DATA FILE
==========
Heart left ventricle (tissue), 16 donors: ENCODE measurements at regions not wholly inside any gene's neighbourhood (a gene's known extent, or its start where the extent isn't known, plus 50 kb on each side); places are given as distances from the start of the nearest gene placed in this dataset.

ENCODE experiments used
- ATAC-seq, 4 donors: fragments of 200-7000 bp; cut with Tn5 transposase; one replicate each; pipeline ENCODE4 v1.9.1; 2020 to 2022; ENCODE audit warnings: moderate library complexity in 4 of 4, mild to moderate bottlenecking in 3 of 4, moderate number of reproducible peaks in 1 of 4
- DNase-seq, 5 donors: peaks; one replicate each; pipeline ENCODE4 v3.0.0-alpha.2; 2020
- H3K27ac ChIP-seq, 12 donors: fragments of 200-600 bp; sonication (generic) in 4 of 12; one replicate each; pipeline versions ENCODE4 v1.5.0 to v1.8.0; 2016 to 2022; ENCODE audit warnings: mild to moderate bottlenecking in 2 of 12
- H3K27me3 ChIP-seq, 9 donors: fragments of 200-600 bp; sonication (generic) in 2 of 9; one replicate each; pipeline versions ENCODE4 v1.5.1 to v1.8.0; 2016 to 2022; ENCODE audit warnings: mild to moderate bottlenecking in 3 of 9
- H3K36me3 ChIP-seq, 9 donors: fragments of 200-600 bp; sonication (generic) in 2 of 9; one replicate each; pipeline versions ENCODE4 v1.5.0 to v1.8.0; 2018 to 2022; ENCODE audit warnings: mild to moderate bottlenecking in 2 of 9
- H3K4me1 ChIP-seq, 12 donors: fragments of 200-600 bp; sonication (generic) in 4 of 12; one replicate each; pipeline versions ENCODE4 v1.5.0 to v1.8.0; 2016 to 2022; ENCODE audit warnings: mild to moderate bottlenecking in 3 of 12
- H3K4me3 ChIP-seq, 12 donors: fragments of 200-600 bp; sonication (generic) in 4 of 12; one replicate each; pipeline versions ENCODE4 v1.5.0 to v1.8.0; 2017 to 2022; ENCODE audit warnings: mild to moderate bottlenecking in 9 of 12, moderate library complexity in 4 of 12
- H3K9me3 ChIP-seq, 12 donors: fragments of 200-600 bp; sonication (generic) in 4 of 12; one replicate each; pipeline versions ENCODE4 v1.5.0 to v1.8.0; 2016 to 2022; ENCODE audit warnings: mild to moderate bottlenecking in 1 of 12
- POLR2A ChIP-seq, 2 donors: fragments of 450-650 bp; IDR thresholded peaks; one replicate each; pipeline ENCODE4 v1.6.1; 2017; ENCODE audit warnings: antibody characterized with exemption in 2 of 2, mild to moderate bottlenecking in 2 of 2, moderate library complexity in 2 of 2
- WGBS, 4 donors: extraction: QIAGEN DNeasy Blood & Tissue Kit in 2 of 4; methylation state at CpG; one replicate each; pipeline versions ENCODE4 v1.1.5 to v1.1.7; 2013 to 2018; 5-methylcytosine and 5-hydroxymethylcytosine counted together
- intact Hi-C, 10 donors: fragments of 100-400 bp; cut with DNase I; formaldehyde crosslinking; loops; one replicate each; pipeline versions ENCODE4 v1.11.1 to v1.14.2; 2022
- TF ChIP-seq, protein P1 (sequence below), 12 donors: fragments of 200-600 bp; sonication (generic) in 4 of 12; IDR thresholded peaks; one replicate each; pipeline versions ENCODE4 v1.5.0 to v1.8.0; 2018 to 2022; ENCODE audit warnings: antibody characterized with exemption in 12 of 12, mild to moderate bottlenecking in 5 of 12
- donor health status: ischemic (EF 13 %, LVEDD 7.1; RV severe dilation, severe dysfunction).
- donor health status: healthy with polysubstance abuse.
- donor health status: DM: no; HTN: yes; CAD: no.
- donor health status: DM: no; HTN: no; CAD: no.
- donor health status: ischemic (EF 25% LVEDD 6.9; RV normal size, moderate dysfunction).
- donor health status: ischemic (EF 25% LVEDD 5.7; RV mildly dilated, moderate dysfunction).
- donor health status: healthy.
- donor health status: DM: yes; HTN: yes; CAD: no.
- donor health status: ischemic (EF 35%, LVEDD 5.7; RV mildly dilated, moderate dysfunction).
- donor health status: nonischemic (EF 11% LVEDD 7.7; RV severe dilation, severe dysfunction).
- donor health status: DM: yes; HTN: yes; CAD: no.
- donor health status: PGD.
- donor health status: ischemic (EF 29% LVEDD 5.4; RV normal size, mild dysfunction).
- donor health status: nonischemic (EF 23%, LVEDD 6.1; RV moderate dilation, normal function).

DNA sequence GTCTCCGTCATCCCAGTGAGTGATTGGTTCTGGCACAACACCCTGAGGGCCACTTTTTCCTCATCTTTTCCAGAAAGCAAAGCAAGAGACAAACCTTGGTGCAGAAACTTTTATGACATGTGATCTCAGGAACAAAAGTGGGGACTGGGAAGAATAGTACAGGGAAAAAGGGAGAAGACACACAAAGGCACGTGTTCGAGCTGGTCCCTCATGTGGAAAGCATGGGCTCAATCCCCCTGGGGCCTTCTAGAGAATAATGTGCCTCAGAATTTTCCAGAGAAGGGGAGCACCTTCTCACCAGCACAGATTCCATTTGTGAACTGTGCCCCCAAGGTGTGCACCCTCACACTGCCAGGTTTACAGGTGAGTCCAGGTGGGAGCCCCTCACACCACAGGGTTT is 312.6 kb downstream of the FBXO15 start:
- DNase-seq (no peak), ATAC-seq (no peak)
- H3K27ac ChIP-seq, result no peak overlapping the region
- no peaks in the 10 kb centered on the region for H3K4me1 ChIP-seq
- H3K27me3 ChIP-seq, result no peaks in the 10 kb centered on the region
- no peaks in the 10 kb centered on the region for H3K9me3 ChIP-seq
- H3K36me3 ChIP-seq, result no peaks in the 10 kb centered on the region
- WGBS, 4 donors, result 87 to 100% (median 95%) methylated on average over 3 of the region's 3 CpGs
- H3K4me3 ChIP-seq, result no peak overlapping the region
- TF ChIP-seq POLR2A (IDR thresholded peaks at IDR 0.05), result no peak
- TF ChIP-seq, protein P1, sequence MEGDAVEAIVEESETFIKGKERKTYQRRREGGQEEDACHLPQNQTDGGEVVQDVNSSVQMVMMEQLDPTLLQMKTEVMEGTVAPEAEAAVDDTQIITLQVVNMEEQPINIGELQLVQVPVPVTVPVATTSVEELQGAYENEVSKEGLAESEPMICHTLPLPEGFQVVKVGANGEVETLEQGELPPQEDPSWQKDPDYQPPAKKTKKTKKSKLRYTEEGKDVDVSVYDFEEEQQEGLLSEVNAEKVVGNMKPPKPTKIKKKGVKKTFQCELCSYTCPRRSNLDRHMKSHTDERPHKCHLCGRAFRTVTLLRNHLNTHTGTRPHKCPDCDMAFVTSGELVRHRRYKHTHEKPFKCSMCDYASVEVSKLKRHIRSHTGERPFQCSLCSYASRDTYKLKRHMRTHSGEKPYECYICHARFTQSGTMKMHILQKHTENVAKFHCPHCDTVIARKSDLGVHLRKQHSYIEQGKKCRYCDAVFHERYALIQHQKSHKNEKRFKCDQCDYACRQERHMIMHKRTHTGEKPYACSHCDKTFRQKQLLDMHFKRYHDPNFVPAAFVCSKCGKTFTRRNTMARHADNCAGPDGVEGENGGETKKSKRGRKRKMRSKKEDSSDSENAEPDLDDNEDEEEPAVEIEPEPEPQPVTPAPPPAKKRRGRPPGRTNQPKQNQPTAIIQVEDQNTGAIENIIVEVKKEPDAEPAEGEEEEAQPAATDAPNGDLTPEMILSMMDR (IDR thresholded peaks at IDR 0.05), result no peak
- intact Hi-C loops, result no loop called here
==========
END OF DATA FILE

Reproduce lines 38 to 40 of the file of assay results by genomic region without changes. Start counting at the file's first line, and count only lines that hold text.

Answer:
- TF ChIP-seq POLR2A (IDR thresholded peaks at IDR 0.05), result no peak
- TF ChIP-seq, protein P1, sequence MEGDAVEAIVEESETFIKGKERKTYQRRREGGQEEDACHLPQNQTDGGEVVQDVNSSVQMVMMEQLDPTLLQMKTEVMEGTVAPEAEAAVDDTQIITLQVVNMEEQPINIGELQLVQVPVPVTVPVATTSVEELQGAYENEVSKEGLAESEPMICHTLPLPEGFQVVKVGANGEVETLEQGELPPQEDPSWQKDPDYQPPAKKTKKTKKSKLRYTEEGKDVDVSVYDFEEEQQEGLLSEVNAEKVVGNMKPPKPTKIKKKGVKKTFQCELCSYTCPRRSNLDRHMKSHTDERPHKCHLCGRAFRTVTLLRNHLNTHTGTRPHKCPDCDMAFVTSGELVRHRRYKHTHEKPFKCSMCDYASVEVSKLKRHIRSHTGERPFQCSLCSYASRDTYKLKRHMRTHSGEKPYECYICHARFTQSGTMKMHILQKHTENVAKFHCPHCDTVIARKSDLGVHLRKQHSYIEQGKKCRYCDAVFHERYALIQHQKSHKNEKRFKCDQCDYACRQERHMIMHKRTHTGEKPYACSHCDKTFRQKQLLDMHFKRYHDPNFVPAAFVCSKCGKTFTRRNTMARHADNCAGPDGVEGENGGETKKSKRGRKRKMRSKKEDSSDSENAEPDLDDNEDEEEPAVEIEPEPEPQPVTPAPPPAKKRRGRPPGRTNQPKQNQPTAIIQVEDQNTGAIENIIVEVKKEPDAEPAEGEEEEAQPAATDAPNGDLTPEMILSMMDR (IDR thresholded peaks at IDR 0.05), result no peak
- intact Hi-C loops, result no loop called here